AD's English Literature : A TO Z Literary Principles from History of English Literature: Note 41

A TO Z Literary Principles from History of English Literature: Note 41


Short notes on History of English Literature

A Set of 26 Objective Questions & Answers

1.      Arcadia (1590), a pastoral romance in verse linked by prose passages; the first considerable work in English in this form, it became a model for later pastoral poetry.

2.      Ben Jonson’s first comedy, Everyman in His Humour, is a satiric picture of his own age, to write with cool irony of contemporary human foibles as he considered them and as Terence had done.

3.      Utopia, by Thomas More, is a powerful and original study of social conditions, unlike anything which have had ever appeared in any literature except some points of resemblance in Plato’s Repubilic.The book is divided into two parts.

4.      Utopia’s influence is found in several important works of European literature, including Anglo-Irish writer Jonathan Swift’s Gulliver’s Travels (1726) and French philosopher and author Voltaire’s Candide (1759).

5.      Man and Superman is a magnificent philosophical play by Bernard Shaw, described as “A comedy and a philosophy”.

6.      As Shaw wrote to writer Henry James, “In the name of human vitality WHERE is the charm in that useless, dispiriting, discouraging fatalism which broke out so horribly in the eighteen-sixties at the word of Darwin, and persuaded people in spite of their own teeth and claws that Man is the will-less slave and victim of his environment? What is the use of writing plays?—what is the use of anything?—if there is not a Will that finally molds chaos itself into a race of gods with heaven for an environment, and if that Will is not incarnated in man.…”

7.      It was probably in King Alfred’s time that the great Anglo-Saxon Chronicle was begun. It may be said and to be the first historical treatise in English.

8.      Ulysses is apparently the story of life, for some twenty hours, of an Irish Jew, Leopold Bloom, in the city of Dublin.

9.      Pride and Prejudice, by far the most popular of all Jane Austen’s novels, requires no detailed description.

10.  Jane Austen said of Pride and Prejudice that it “is rather too light and bright, and speaking, it wants shade,” and this is perhaps the reason for its popularity.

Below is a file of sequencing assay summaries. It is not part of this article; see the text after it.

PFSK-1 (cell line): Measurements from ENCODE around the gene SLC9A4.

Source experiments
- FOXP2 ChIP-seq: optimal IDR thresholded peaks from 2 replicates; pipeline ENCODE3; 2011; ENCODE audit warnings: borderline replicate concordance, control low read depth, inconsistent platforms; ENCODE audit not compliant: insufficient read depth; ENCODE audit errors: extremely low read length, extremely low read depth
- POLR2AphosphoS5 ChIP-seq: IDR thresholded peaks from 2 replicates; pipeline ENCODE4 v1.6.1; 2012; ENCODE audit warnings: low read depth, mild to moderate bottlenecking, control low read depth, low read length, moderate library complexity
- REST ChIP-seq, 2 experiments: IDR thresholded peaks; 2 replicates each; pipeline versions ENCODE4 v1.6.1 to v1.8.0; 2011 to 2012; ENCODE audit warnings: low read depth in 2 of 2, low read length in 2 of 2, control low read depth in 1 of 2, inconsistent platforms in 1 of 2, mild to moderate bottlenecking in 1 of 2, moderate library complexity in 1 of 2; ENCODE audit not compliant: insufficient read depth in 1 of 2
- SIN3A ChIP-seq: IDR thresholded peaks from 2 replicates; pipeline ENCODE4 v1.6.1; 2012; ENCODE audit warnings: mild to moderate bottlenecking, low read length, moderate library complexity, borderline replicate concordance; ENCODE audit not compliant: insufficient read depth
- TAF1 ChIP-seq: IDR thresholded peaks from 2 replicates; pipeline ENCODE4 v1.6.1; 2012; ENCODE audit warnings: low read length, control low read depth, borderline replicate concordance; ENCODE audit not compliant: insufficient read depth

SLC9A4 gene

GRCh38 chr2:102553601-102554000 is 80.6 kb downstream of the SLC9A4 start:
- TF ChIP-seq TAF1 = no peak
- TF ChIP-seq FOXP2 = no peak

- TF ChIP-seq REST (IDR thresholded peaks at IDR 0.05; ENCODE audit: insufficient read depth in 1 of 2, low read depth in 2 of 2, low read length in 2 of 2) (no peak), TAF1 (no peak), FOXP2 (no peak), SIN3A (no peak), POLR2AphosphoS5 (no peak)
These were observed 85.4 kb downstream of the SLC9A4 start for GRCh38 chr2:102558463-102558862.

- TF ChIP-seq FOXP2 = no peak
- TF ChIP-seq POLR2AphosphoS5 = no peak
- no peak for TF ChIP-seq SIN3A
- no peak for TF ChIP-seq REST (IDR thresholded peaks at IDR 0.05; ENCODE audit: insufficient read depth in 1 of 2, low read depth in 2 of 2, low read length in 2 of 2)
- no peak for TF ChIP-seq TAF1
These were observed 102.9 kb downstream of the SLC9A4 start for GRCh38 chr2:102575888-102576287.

11.  Piers Plowman, by Langland is an impressive Middle English alliterative poem and consists of three successive visions.

12.  In 1557 appeared the first printed collection of miscellaneous poem, known as Tottel’s Miscellany, a somewhat belated manifesto of the ‘new poetry’.

13.  Hard Times A novel about industry.

14.  In Hard Times, Dickens satirizes the theories of political economists through exaggerated characters such as Mr. Bounderby, the self-made man motivated by greed, and Mr. Gradgrind, the schoolmaster who emphasizes facts and figures over all else.

15.  In Bounderby’s mines, lives are ground down; in Gradgrind’s classroom, imagination and feelings are strangled.

16.  From the beginning America was unique in the diversity of its inhabitants; over time they arrived from all parts of the world.

17.  Although English quickly became the language of America, regional and ethnic dialects have enlivened and enriched the country’s literature almost from the start.

18.  For its first 200 years American prose reflected the settlement and growth of the American colonies, largely through histories, religious writings, and expedition and travel narratives.

19.  Native Legends, folktales, and other forms of literature were preserved in oral form and passed down from one generation to the next through ceremonies and other community gatherings, as well as within family groups and other informal settings.

20.  Much of this literature disappeared with the destruction of Native American cultures that followed white settlement of the continent.

21.  Although there are many ways of studying language, most approaches belong to one of the two main branches of linguistics: descriptive linguistics and comparative linguistics.

22.  The greatest expedition of all was that which resulted in the Trojan War: The object of this quest was Helen, a beautiful Greek woman who had been abducted by Paris, son of King Priam of Troy.

23.  Helen’s husband Menelaus and his brother Agamemnon led an army of Greeks to besiege Troy.

24.  The small cast of characters in The Old Man and the Sea consists of Santiago, the old fisherman, and Manolin, the boy who has fished with him for years. Though the old man hits a run of bad luck, Manolin still wishes to fish with him. But Manolin's parents demand that he fish with a more successful boat.

25.   The Ancient Mariner (T. S. Coleridge) is a myth. The Ancient Mariner is myth of guilt and redemption, but, of course, it is also much more. Coleridge here introduced of crime theme a new dimension. 

26.  In Ancient Mariner he shapes symbols into a consistent whole and subordinates them to a single plan with the result that his poem is in the first place story which we enjoy for its own sake, but in the second place a myth about a dark and troubling crisis in the human soul.



Ref: 1. Microsoft Students’ Encarta
       2. History of English Literature- Albert 
       3. The Concise Cambridge History of English Literature

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